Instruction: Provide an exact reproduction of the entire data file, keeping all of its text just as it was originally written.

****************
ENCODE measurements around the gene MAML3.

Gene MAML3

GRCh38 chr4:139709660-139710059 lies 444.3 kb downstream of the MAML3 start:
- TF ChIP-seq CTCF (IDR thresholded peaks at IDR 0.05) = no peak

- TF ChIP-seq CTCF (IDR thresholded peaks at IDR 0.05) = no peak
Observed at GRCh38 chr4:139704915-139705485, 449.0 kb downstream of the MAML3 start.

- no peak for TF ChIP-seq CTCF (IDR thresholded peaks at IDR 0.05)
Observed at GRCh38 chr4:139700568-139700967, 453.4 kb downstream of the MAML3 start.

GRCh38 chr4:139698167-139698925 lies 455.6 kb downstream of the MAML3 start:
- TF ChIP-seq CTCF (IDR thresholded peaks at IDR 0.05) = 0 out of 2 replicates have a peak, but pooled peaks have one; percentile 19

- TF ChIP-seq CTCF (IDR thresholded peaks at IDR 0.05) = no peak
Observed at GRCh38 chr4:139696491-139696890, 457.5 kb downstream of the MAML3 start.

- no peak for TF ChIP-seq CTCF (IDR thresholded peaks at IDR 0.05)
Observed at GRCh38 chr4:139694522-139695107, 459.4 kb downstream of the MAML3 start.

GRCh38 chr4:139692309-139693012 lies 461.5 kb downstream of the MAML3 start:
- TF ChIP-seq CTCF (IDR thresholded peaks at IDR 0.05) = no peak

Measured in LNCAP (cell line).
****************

ENCODE measurements around the gene MAML3.

Gene MAML3

GRCh38 chr4:139709660-139710059 lies 444.3 kb downstream of the MAML3 start:
- TF ChIP-seq CTCF (IDR thresholded peaks at IDR 0.05) = no peak

- TF ChIP-seq CTCF (IDR thresholded peaks at IDR 0.05) = no peak
Observed at GRCh38 chr4:139704915-139705485, 449.0 kb downstream of the MAML3 start.

- no peak for TF ChIP-seq CTCF (IDR thresholded peaks at IDR 0.05)
Observed at GRCh38 chr4:139700568-139700967, 453.4 kb downstream of the MAML3 start.

GRCh38 chr4:139698167-139698925 lies 455.6 kb downstream of the MAML3 start:
- TF ChIP-seq CTCF (IDR thresholded peaks at IDR 0.05) = 0 out of 2 replicates have a peak, but pooled peaks have one; percentile 19

- TF ChIP-seq CTCF (IDR thresholded peaks at IDR 0.05) = no peak
Observed at GRCh38 chr4:139696491-139696890, 457.5 kb downstream of the MAML3 start.

- no peak for TF ChIP-seq CTCF (IDR thresholded peaks at IDR 0.05)
Observed at GRCh38 chr4:139694522-139695107, 459.4 kb downstream of the MAML3 start.

GRCh38 chr4:139692309-139693012 lies 461.5 kb downstream of the MAML3 start:
- TF ChIP-seq CTCF (IDR thresholded peaks at IDR 0.05) = no peak

Measured in LNCAP (cell line).